If you own your own business, you face risks every single day. Business insurance is designed to help protect you and your business from those risks. This includes your financial assets, business property, and intellectual property.
Having business insurance in place is a big relief. You have the peace of mind knowing that if something happens, your business is protected. That’s why it’s important to understand what risks you face and how to cover them.
What is the Purpose of Business Insurance?
What does business insurance cover? Business insurance can protect your business from liabilities such as:
- Property damage (theft, vandalism, fire)
- Loss of income
- Employee injuries
Different types of business insurance are designed to protect you from these various exposures.
Types of Business Insurance
What are the most common types of business insurance policies you should consider?
Every business needs some basic insurance coverage.
- General Liability Insurance: General liability covers your basic liability i.e. if someone gets injured on your premises (bodily injury) or property is damaged in the course of your work. Your insurance company can cover legal costs associated with a lawsuit and costly settlements. A general liability policy is a good foundation to build on, but it doesn’t cover every situation your business might face.
- Home-Based Business Insurance: If you’re operating your business out of your home, your homeowners insurance will cover your personal property, but very little of your business assets—if anything at all. Talk to your insurance company about getting specialized coverage for home based business owners.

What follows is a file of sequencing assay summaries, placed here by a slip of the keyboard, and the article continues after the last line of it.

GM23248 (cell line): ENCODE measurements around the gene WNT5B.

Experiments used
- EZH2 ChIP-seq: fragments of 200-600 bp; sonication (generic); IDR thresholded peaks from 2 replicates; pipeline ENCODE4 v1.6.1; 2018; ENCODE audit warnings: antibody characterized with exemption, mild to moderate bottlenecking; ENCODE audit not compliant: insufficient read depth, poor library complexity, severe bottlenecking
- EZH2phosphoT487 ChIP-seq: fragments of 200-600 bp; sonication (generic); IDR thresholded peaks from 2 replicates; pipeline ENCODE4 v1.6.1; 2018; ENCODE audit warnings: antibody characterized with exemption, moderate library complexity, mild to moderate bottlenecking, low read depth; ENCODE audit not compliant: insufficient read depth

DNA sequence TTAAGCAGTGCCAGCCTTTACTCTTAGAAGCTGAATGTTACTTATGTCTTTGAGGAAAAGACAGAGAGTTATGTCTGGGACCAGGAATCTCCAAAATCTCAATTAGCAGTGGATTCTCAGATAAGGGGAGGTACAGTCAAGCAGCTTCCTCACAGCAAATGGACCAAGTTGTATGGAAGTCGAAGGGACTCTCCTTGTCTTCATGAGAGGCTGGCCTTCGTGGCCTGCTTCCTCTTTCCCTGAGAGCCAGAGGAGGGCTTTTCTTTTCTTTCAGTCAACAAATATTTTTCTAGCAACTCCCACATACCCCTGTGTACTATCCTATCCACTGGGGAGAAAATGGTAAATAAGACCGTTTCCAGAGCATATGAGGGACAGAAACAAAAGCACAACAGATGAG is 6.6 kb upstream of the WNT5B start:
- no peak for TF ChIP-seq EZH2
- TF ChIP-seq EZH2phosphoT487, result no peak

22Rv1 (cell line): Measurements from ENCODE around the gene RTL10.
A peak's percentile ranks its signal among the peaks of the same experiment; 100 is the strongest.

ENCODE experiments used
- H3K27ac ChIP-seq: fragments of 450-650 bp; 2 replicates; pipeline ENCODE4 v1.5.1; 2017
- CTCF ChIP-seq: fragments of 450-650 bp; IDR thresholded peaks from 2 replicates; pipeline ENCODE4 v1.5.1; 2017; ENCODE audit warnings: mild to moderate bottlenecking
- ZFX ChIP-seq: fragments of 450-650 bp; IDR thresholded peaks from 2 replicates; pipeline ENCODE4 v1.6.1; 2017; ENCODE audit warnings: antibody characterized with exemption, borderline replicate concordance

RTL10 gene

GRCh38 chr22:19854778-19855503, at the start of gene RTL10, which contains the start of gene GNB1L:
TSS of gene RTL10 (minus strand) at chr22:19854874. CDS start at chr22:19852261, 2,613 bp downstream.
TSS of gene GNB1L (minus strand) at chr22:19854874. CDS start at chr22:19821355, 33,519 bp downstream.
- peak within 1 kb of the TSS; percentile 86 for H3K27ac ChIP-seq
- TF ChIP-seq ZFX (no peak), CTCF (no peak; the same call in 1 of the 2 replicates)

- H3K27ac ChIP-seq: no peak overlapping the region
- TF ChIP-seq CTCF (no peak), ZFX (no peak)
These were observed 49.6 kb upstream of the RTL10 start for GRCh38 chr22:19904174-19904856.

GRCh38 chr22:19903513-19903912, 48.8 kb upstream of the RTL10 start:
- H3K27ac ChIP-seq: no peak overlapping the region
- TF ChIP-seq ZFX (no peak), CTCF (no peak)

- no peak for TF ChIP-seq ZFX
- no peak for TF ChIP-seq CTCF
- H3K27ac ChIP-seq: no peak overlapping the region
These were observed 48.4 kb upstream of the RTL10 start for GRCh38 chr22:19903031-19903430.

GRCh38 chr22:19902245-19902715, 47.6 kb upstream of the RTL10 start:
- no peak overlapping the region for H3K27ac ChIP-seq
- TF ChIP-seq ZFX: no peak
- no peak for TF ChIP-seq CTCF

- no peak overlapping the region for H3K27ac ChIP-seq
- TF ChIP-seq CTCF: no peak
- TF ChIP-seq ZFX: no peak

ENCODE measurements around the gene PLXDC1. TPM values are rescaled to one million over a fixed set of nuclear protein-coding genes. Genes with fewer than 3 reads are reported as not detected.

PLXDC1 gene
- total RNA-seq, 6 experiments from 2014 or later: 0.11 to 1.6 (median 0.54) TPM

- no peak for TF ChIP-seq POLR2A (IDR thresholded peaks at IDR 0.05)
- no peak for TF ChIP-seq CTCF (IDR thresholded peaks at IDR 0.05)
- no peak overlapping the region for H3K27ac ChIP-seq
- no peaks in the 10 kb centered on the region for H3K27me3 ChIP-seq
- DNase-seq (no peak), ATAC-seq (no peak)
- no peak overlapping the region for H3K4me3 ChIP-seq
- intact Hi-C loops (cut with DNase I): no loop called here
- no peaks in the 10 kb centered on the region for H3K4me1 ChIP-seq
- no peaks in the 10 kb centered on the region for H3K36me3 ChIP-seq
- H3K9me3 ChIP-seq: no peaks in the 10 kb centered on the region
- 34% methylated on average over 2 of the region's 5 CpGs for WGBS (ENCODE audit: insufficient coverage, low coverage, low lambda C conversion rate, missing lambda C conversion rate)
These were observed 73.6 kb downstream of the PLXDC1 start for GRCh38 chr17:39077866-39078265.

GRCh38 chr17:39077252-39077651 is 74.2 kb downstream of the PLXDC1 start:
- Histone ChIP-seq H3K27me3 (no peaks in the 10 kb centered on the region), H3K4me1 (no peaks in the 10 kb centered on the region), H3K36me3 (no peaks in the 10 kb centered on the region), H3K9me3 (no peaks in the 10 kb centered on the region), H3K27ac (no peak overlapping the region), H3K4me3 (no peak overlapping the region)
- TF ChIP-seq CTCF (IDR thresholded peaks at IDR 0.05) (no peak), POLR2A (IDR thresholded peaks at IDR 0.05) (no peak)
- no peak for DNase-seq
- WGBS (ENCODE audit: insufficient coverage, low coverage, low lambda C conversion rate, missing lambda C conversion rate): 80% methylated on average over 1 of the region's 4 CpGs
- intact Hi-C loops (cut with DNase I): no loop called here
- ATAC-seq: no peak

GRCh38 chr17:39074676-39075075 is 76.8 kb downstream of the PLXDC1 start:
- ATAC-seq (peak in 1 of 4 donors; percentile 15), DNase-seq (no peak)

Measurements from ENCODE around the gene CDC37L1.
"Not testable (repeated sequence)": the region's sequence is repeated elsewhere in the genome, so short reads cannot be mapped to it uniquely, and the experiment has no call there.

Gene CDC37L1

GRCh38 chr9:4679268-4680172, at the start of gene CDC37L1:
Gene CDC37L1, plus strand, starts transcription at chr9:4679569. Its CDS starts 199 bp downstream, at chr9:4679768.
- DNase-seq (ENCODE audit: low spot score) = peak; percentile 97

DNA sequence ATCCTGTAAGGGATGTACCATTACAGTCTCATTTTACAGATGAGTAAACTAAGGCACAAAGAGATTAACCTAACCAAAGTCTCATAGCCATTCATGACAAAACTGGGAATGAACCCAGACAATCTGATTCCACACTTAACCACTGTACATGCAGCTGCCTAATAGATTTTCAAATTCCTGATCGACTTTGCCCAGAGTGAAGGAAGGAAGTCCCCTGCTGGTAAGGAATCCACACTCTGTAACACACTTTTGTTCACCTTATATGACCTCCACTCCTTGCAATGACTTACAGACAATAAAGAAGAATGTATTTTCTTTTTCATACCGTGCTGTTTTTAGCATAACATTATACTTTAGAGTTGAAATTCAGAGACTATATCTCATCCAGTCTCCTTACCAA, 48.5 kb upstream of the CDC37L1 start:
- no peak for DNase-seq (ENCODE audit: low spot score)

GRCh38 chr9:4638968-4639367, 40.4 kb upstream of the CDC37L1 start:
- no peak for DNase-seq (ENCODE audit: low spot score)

- Professional Liability Insurance: Professional liability insurance (also referred to as errors and omissions insurance) protects your business from being held liable for negligence or mistakes made associated with your professional duties. This insurance coverage includes damage to property, people, as well as implied damages. Your insurance company will also covers the cost of litigation for these claims. It is usually needed by professionals like accountants, attorneys, or consultants.
- Commercial Umbrella Insurance: One way to make sure you’re covered against a truly catastrophic event is to have the right commercial umbrella policy. This type of insurance policy can cover what exceeds underling insurance policies. Your insurance agent can help you determine the right scope for an umbrella policy depending on your business type, size, and value of assets.
- Directors and Officers Insurance: Directors and officers liability insurance (D&O Insurance) protects individuals and their personal assets if they’re sued for actual OR alleged wrongful acts while they manage a company. This insurance policy will cover legal fees and settlements.
- Product Liability Insurance: Product liability coverage will protect your business from claims associated with personal injury or property damage associated with products you manufacture or sell. This can include food, medicine, toys, furniture, and many other types of products.
What do you need to protect your employees?
- Workers' Compensation Insurance: A workers’ compensation insurance policy protects your business from costs incurred by worker injury, long-term issues like repetitive stress or lung damage, and even the death of a worker. Your insurance provider can cover their medical expenses and lost wages for a portion of time. Many states require workers’ compensation if you hire employees.
- Employment Practices Liability Insurance: EPLI protects the leadership in a small business against claims (sexual harassment, discrimination, wrongful termination, etc,) made by employees, potential employees, or former employees. This can include the cost of defense as well as settlement.
- Commercial Auto Insurance: If you use company cars or trucks as part of your business, you need to consider a commercial auto insurance policy. It will protect you and your employees from liability if an accident occurs (insurance companies will often exclude business-related claims from personal auto policies).